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Izmir    @wikipedia
İzmir (Turkish pronunciation: [ˈizmiɾ]) is a metropolitan city in the western extremity of Anatolia. It is the third most populous city in Turkey, after Istanbul and Ankara, and the second largest metropolitan area on the Aegean Sea after Athens, Greece. In 2018, the city of İzmir had a population of 2,947,000, while İzmir Province had a total population of 4,320,519. İzmir's metropolitan area extends along the outlying waters of the Gulf of İzmir and inland to the north across the Gediz River delta; to the east along an alluvial plain created by several small streams; and to slightly more rugged terrain in the south.In classical antiquity the city was known as Smyrna, a name which remained in use in English and other foreign languages until the Turkish Postal Service Law (Posta Hizmet Kanunu) of 28 March 1930 came into effect, which sought to make the Turkish name İzmir the internationally recognized name of the city in most languages. However, the historic name Smyrna is still used today in some languages, such as Greek (Σμύρνη, Smýrnē), Armenian (Զմյուռնիա, Zmyurnia), Italian (Smirne), and Spanish (Esmirna). İzmir and Smyrna have more than 3,000 years of recorded urban history, and up to 8,500 years of history as a human settlement since the Neolithic period. Lying on an advantageous location at the head of a gulf running down in a deep indentation, midway along the western Anatolian coast, it has been one of the principal mercantile cities of the Mediterranean Sea for much of its history. İzmir hosted the Mediterranean Games in 1971 and the World University Games (Universiade) in 2005. The city of İzmir is composed of several metropolitan districts. Of these, the district of Konak corresponds to historical İzmir, with this district's area having constituted the city's central "İzmir Municipality" (Turkish: İzmir Belediyesi) until 1984. With the formation of the "İzmir Metropolitan Municipality" (Turkish: İzmir Büyükşehir Belediyesi), the city of İzmir grouped together its eleven (initially nine) urban districts – namely Balçova, Bayraklı, Bornova, Buca, Çiğli, Gaziemir, Güzelbahçe, Karabağlar, Karşıyaka, Konak, and Narlıdere – and consolidated them with the province's additional districts outside the city proper, extending from Bergama in the north to Selçuk in the south, bringing the total number of districts considered part of İzmir's metropolitan area to thirty.
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Turkey    @wikipedia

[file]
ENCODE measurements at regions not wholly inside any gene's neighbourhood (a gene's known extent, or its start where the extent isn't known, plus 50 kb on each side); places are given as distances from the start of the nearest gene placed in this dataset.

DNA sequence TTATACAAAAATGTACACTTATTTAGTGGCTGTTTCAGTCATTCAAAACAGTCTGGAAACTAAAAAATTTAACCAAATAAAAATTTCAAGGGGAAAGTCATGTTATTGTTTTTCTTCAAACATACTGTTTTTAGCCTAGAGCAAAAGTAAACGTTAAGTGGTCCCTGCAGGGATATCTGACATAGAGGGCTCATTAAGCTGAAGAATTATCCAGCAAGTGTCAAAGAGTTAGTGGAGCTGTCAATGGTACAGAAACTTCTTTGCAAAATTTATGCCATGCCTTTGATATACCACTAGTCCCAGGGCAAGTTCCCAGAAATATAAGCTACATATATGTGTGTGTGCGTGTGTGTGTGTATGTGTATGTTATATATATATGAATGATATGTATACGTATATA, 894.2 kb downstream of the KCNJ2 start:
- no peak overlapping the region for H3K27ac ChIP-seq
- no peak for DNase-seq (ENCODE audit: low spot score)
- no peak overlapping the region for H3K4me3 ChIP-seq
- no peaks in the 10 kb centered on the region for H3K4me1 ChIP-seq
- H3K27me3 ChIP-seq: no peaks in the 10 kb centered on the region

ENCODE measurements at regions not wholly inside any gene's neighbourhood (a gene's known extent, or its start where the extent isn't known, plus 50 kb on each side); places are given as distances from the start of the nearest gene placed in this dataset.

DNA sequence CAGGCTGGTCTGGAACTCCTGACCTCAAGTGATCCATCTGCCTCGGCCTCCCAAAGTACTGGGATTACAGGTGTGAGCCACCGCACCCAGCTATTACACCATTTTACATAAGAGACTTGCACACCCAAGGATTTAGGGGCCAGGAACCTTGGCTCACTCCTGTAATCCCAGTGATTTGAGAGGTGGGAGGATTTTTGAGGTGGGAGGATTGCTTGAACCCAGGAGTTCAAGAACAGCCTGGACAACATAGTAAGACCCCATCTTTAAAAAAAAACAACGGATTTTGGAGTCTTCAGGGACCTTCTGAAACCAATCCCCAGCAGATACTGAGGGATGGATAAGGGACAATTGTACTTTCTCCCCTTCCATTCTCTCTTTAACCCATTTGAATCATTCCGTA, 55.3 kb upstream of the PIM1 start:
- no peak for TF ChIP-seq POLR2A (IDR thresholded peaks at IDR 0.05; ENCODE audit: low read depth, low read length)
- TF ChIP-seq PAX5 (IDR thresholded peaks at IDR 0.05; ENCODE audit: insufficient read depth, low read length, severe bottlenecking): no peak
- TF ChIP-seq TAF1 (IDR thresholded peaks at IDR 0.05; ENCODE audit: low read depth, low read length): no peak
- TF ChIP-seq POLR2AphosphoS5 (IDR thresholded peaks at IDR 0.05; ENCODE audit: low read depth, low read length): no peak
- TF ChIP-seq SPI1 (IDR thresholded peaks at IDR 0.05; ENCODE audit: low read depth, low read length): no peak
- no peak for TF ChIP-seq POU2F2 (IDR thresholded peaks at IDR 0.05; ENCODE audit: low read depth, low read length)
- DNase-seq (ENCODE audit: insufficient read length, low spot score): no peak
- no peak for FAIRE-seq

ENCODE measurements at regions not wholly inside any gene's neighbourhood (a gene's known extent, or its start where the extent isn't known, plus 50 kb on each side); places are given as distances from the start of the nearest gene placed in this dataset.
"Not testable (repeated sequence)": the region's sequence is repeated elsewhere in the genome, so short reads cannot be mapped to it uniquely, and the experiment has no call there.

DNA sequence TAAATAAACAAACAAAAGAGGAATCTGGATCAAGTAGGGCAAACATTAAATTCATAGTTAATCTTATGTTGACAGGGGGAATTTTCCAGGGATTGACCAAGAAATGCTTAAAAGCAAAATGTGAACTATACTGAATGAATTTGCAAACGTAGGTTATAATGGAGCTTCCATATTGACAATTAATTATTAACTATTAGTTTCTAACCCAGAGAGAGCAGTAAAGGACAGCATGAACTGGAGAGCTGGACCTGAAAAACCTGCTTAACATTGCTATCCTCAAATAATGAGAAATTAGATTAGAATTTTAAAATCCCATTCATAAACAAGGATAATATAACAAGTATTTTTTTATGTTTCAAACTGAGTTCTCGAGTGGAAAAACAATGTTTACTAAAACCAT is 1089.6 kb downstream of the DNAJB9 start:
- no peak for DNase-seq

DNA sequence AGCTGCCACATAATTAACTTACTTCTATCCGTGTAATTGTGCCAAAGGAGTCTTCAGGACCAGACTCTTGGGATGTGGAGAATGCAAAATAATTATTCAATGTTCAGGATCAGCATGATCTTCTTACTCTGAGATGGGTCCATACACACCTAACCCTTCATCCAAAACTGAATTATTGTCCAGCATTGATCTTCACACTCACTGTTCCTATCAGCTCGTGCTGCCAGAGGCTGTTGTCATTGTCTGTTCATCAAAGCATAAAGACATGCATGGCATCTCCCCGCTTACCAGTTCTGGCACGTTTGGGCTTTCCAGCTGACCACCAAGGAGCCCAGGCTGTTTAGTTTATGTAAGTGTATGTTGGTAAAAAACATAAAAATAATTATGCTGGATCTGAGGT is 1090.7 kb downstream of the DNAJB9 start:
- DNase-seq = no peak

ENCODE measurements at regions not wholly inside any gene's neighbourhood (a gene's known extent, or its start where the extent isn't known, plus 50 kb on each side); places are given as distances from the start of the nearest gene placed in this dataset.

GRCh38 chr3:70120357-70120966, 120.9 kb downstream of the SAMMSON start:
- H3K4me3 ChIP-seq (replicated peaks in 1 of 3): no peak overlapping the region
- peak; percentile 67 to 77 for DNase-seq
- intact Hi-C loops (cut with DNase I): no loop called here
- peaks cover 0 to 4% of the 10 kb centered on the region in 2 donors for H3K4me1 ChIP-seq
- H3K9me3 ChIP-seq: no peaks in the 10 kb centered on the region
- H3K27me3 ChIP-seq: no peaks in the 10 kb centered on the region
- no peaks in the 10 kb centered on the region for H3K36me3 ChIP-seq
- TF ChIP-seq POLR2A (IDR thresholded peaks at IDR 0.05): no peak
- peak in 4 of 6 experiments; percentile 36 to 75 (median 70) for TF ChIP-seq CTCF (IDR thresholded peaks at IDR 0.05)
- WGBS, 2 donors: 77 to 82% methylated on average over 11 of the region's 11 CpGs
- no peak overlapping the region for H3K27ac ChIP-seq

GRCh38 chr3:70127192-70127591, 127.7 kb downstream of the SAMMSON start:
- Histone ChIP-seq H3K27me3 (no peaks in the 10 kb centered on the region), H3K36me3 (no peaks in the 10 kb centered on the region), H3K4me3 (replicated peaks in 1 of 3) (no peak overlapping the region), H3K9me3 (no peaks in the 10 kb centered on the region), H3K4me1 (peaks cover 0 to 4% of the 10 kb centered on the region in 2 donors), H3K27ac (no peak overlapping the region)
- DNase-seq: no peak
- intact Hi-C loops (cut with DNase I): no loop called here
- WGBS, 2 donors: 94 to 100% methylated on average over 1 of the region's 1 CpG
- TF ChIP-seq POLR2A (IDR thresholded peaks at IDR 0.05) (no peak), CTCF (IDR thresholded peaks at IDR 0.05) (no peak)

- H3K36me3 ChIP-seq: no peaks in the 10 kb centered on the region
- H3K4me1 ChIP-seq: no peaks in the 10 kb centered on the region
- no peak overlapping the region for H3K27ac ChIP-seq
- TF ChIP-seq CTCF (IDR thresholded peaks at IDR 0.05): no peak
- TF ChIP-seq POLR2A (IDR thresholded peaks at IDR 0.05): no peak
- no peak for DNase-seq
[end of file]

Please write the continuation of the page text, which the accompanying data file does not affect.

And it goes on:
Turkey (Turkish: Türkiye [ˈtyɾcije]), officially the Republic of Turkey (Turkish: Türkiye Cumhuriyeti [ˈtyɾcije dʒumˈhuɾijeti] (listen)), is a transcontinental country located mainly in Western Asia, with a smaller portion on the Balkan Peninsula in Southeast Europe. East Thrace, located in Europe, is separated from Anatolia by the Sea of Marmara, the Bosphorous strait and the Dardanelles (collectively called the Turkish Straits). Turkey is bordered by Greece and Bulgaria to its northwest; Georgia to its northeast; Armenia, the Azerbaijani exclave of Nakhchivan and Iran to the east; and Iraq and Syria to the south. Istanbul is the largest city, but more central Ankara is the capital. Approximately 70 to 80 per cent of the country's citizens identify as Turkish. Kurds are the largest minority; the size of the Kurdish population is a subject of dispute with estimates placing the figure at anywhere from 12 to 25 per cent of the population. At various points in its history, the region has been inhabited by diverse civilizations including the Assyrians, Greeks, Thracians, Phrygians, Urartians, and Armenians. Hellenization started during the era of Alexander the Great and continued into the Byzantine era. The Seljuk Turks began migrating into the area in the 11th century, and their victory over the Byzantines at the Battle of Manzikert in 1071 symbolizes the start and foundation of Turkey. The Seljuk Sultanate of Rûm ruled Anatolia until the Mongol invasion in 1243, when it disintegrated into small Turkish principalities. Beginning in the late 13th-century, the Ottomans started uniting these Turkish principalities. After Mehmed II conquered Constantinople in 1453, Ottoman expansion continued under Selim I. During the reign of Suleiman the Magnificent the Ottoman Empire encompassed much of Southeast Europe, West Asia and North Africa and became a world power. In the following centuries the state entered a period of decline with a gradual loss of territories and wars. In an effort to consolidate the weakening social and political foundations of the empire, Mahmut II started a period of modernisation in the early 19th century, bringing reforms in all areas of the state including the military and bureaucracy along with the emancipation of all citizens.In 1913, a coup d'état effectively put the country under the control of the Three Pashas. During World War I, the Ottoman government committed genocides against its Armenian, Assyrian and Pontic Greek subjects. Following the war, the conglomeration of territories and peoples that formerly comprised the Ottoman Empire was partitioned into several new states. The Turkish War of Independence, initiated by Mustafa Kemal Atatürk and his colleagues against occupying Allied Powers, resulted in the abolition of monarchy in 1922 and the establishment of the Republic of Turkey in 1923, with Atatürk as its first president. Atatürk enacted numerous reforms, many of which incorporated various aspects of Western thought, philosophy, and customs into the new form of Turkish government. The Kurdish–Turkish conflict, an armed conflict between the Republic of Turkey and Kurdish insurgents, has been active since 1984 primarily in the southeast of the country. Various Kurdish groups demand separation from Turkey to create an independent Kurdistan or to have autonomy and greater political and cultural rights for Kurds in Turkey. Turkey is a charter member of the UN, an early member of NATO, the IMF and the World Bank, and a founding member of the OECD, OSCE, BSEC, OIC and G-20. After becoming one of the first members of the Council of Europe in 1949, Turkey became an associate member of the EEC in 1963, joined the EU Customs Union in 1995 and started accession negotiations with the European Union in 2005 which have been effectively stopped by the EU in 2017 due to "Turkey's path toward autocratic rule". Turkey's economy and diplomatic initiatives led to its recognition as a regional power while its location has given it geopolitical and strategic importance throughout history. Turkey is a secular, unitary, formerly parliamentary republic which adopted a presidential system with a referendum in 2017; the new system came into effect with the presidential election in 2018. Turkey's current administration headed by president Recep Tayyip Erdoğan of the AKP has enacted measures to increase the influence of Islam, and undermine Kemalist policies and freedom of the press.